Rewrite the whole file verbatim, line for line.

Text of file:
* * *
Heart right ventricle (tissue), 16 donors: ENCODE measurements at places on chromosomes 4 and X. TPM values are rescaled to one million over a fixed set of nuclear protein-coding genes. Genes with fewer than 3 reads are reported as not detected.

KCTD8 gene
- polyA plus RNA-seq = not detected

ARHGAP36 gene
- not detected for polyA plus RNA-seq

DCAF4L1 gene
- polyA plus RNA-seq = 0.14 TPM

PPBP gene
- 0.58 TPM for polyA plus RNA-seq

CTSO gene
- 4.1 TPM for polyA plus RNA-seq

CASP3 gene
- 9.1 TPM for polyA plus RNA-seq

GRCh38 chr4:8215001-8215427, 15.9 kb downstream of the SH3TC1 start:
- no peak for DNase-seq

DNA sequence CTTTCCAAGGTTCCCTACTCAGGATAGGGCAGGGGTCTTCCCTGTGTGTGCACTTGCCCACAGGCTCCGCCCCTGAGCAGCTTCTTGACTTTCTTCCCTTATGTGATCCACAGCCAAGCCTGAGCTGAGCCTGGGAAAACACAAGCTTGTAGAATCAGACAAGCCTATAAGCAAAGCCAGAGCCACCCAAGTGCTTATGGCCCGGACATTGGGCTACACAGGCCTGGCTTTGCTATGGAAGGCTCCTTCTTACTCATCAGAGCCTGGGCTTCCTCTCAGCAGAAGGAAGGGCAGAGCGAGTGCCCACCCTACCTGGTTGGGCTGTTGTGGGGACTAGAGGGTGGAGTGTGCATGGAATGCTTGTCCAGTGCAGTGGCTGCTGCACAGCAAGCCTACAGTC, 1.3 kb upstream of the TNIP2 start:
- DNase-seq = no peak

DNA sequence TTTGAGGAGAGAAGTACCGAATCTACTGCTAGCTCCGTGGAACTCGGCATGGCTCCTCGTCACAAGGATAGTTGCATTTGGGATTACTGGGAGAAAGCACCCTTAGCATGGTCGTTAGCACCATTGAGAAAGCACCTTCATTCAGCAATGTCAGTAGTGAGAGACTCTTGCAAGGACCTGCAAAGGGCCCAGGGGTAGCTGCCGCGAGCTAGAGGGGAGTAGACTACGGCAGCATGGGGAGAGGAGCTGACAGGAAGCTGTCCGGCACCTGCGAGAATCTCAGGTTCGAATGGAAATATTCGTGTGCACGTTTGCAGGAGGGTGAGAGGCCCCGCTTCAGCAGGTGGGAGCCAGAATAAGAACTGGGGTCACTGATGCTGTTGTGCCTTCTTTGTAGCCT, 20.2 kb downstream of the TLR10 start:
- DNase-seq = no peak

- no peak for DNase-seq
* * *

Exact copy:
Heart right ventricle (tissue), 16 donors: ENCODE measurements at places on chromosomes 4 and X. TPM values are rescaled to one million over a fixed set of nuclear protein-coding genes. Genes with fewer than 3 reads are reported as not detected.

KCTD8 gene
- polyA plus RNA-seq = not detected

ARHGAP36 gene
- not detected for polyA plus RNA-seq

DCAF4L1 gene
- polyA plus RNA-seq = 0.14 TPM

PPBP gene
- 0.58 TPM for polyA plus RNA-seq

CTSO gene
- 4.1 TPM for polyA plus RNA-seq

CASP3 gene
- 9.1 TPM for polyA plus RNA-seq

GRCh38 chr4:8215001-8215427, 15.9 kb downstream of the SH3TC1 start:
- no peak for DNase-seq

DNA sequence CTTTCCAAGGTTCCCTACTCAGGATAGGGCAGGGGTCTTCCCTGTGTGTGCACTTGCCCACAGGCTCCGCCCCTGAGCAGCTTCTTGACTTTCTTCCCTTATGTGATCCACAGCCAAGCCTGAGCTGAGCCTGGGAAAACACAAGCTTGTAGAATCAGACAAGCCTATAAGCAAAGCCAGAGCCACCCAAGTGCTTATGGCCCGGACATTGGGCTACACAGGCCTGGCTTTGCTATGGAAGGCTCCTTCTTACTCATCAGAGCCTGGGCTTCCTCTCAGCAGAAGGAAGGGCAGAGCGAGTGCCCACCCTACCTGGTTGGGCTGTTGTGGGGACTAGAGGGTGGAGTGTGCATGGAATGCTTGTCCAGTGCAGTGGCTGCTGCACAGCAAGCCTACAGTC, 1.3 kb upstream of the TNIP2 start:
- DNase-seq = no peak

DNA sequence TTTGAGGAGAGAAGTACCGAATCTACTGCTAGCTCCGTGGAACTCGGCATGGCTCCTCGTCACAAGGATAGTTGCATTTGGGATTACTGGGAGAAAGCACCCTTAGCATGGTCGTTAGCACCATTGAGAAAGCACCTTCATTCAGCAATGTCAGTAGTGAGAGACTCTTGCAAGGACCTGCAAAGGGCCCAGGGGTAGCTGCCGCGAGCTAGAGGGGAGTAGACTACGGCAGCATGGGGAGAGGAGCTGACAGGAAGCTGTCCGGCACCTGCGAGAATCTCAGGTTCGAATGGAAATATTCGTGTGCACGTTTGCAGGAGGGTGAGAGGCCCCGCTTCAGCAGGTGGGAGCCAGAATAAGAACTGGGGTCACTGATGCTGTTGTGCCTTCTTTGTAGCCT, 20.2 kb downstream of the TLR10 start:
- DNase-seq = no peak

- no peak for DNase-seq